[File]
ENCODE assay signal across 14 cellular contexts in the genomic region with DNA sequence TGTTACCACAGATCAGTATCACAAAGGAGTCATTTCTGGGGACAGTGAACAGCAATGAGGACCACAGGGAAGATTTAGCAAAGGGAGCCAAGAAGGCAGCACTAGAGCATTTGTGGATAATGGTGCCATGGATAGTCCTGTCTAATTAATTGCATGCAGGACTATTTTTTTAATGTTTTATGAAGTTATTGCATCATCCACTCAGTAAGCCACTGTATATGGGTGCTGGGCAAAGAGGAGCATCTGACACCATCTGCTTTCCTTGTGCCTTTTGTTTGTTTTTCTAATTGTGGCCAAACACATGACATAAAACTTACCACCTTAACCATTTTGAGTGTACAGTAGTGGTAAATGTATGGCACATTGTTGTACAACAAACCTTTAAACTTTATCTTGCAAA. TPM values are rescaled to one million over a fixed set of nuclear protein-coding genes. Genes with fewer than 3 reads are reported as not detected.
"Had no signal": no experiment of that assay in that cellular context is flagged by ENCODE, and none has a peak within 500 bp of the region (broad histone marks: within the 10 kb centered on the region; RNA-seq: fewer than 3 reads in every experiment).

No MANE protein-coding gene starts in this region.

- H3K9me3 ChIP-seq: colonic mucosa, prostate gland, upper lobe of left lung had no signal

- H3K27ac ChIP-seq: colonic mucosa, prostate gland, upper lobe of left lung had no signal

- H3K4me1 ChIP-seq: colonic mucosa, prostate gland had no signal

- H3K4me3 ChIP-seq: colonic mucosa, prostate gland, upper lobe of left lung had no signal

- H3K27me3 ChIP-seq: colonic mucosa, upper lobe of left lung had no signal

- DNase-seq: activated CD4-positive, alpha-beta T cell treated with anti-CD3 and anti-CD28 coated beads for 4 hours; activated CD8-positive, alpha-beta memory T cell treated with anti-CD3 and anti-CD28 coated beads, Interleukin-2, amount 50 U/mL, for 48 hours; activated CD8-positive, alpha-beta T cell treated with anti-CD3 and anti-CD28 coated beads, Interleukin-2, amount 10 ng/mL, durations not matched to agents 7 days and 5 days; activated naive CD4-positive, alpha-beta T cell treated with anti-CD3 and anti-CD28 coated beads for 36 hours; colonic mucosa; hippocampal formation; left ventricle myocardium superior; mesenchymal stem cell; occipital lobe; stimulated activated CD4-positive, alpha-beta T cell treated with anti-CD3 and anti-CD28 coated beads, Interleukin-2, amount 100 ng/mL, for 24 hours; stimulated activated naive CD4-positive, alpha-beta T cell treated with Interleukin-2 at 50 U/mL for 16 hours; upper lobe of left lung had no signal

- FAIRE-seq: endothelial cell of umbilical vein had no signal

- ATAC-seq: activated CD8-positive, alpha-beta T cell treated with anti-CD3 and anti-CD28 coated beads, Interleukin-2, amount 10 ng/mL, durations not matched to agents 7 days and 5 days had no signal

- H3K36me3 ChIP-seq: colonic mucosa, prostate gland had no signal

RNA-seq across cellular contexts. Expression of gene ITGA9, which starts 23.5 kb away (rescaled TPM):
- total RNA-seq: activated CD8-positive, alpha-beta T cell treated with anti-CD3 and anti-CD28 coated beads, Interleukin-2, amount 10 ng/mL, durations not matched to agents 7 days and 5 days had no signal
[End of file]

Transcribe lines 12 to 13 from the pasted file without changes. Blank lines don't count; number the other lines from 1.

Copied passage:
- H3K36me3 ChIP-seq: colonic mucosa, prostate gland had no signal

RNA-seq across cellular contexts. Expression of gene ITGA9, which starts 23.5 kb away (rescaled TPM):